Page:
The Significance of the Invention of Penicillin

Mold yielding penicillin was found on a canteloupe.
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Penicillin is the wonder drug that almost wasn't. If a professor of bacteriology at a London hospital had not been away on vacation, his petri dishes might not have developed the mold that was key to penicillin's discovery. If British and American scientists, government agencies and manufacturers had not worked in cooperation, development of penicillin may not have gone forward. Through the efforts of many people, penicillin was successfully produced in time to save numerous lives during World War II and countless lives in the years since.

1 Good and Bad Bacteria

Bacteria is present on and in the human body from birth and throughout life. Most of this bacteria is harmless, and some bacteria contribute to maintaining normal health. Other strains of bacteria cause infections that lead to disease. The human immune system is designed to fight off diseases caused by bacterial infections. However, there are times when germs are stronger or greater in number than the immune system can handle. When this occurs, people become ill.

2 Deadly Statistics

In the early 1900s, no treatment existed for even the most common infections. Ninety-percent of children who contracted cerebral meningitis died, and those who survived were often severely disabled. Strep throat was sometimes fatal. Ear infections could spread to the brain and cause complications. About 100,000 Americans died every year from pneumonia and about 2,000 women died from blood poisoning contracted during childbirth. Millions of Americans lived with gonorrhea, a painful ailment for which there was no effective therapy.

3 Sulfa: A Step Forward

In 1909, German researcher Paul Erlich developed a treatment for syphillis using a compound related to arsenic. Another organoarsenic compound was found to be effective in treating malaria. However, these diseases are caused by protozoa, not bacteria. In the 1930s, German scientists experimenting with dyes developed an antibacterial compound, Prontosil, which prevented bacteria from reproducing. French researchers experimenting with Prontosil developed what came to be known as sulfa drugs. Sulfa drugs were used to treat many illnesses including strep throat, meningitis, pneumonia and dysentery. But sulfa drugs could cause serious side effects, including kidney damage. Moreover, bacteria commonly built up a resistance to sulfa drugs.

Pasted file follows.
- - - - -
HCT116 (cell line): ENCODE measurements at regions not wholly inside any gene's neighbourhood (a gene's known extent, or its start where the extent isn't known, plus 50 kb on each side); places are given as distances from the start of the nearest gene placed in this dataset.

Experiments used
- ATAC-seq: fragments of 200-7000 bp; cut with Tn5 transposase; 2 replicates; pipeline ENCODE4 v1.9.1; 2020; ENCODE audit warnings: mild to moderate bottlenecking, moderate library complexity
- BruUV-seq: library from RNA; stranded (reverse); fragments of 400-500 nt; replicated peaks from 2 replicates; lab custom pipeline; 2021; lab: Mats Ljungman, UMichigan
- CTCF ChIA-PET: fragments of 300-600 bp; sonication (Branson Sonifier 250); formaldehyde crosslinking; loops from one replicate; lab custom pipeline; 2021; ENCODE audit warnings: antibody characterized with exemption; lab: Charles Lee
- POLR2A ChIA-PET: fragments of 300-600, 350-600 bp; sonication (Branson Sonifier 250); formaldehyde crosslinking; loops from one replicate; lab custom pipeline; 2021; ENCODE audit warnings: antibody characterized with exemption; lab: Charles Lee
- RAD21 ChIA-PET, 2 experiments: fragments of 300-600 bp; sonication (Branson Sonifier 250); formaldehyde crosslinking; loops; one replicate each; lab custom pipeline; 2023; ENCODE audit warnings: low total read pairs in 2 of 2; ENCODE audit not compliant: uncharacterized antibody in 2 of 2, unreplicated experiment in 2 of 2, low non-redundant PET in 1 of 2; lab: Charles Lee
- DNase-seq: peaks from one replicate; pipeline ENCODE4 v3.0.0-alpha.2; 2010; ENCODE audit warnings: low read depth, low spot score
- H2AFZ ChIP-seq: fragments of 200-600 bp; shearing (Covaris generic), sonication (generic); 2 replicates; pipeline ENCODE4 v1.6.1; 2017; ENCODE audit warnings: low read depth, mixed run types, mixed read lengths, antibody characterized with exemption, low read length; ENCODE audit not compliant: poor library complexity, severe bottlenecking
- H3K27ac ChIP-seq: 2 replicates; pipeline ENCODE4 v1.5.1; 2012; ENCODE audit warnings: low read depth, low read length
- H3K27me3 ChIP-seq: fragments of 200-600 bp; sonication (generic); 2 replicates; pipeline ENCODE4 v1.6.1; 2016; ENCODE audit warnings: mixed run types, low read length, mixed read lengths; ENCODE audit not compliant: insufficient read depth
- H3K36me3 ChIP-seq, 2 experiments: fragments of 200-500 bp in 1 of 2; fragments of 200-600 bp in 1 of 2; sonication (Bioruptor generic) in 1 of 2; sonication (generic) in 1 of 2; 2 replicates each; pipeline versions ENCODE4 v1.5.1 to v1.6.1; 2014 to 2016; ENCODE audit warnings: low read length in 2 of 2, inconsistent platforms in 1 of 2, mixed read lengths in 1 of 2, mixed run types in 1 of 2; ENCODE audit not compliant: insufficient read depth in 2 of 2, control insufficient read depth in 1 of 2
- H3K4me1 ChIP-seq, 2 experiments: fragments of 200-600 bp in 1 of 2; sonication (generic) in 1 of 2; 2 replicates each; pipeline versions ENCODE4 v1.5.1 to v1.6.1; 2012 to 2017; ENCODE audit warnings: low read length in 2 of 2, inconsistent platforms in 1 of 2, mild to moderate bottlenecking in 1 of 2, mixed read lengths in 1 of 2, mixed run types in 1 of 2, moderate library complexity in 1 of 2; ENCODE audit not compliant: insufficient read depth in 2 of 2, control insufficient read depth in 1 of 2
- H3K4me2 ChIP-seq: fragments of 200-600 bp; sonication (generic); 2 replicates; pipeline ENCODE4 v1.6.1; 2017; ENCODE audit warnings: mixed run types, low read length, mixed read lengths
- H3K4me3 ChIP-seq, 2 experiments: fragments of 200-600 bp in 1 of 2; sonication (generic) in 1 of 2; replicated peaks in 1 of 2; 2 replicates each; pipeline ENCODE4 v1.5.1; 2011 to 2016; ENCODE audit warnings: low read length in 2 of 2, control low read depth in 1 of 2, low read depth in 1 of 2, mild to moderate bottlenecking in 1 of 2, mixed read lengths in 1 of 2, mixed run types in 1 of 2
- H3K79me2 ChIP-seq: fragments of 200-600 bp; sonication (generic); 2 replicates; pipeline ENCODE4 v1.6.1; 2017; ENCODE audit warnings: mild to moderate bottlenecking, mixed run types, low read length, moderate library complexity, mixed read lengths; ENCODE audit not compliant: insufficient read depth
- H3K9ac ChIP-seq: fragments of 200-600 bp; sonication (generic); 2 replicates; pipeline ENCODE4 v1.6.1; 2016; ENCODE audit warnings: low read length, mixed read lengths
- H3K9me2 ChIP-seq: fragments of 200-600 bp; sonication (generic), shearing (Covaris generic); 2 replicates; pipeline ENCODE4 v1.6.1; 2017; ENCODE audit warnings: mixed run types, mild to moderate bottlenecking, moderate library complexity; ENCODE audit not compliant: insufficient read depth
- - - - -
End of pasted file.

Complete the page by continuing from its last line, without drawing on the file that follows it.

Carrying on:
4 Breaking the Mold

In 1928, bacteriologist Alexander Fleming found that petri dishes in which he was growing bacteria were contaminated by mold. Fleming noticed the mold, Penicillium notatum, was excreting a substance that prevented bacteria from growing near it. Fleming was unable to conduct research on his discovery at St. Mary's Hospital in London, but 10 years later, Dr. Howard Florey, a pathology professor at Oxford University, took up the challenge. After isolating the penicillin, Florey and biochemists Ernst Chain and Norman Heatley used it to cure mice of strep. The scientists tested the penicillin on a man whose infection from a small scratch had resisted treatment with sulfa drugs. The man's condition improved considerably, but Florey's team could not produce enough penicillin to save the man's life.

5 The Push for Penicillin

With England in the midst of war, Florey and Heatley sought help from American scientists in Peoria, Illinois. Together, the scientists found an alternate strain of penicillium mold that produced much greater quantities of penicillin. Government agencies and pharmaceutical companies were called upon to help speed mass production of the drug. The collaboration was successful and penicillin became available in time to make a significant impact during World War II. Thanks to penicillin, the death rate from pneumonia among soldiers dropped to less than one percent. Penicillin also saved the lives of many soldiers who might have died from wounds incurred during the D-Day invasion of 1944, and of course it has saved many millions of lives since.

Laura Leddy Turner began her writing career in 1976. She has worked in the newspaper industry as an illustrator, columnist, staff writer and copy editor, including with Gannett and the Asbury Park Press. Turner holds a B.A. in literature and English from Ramapo College of New Jersey, with postgraduate coursework in business law.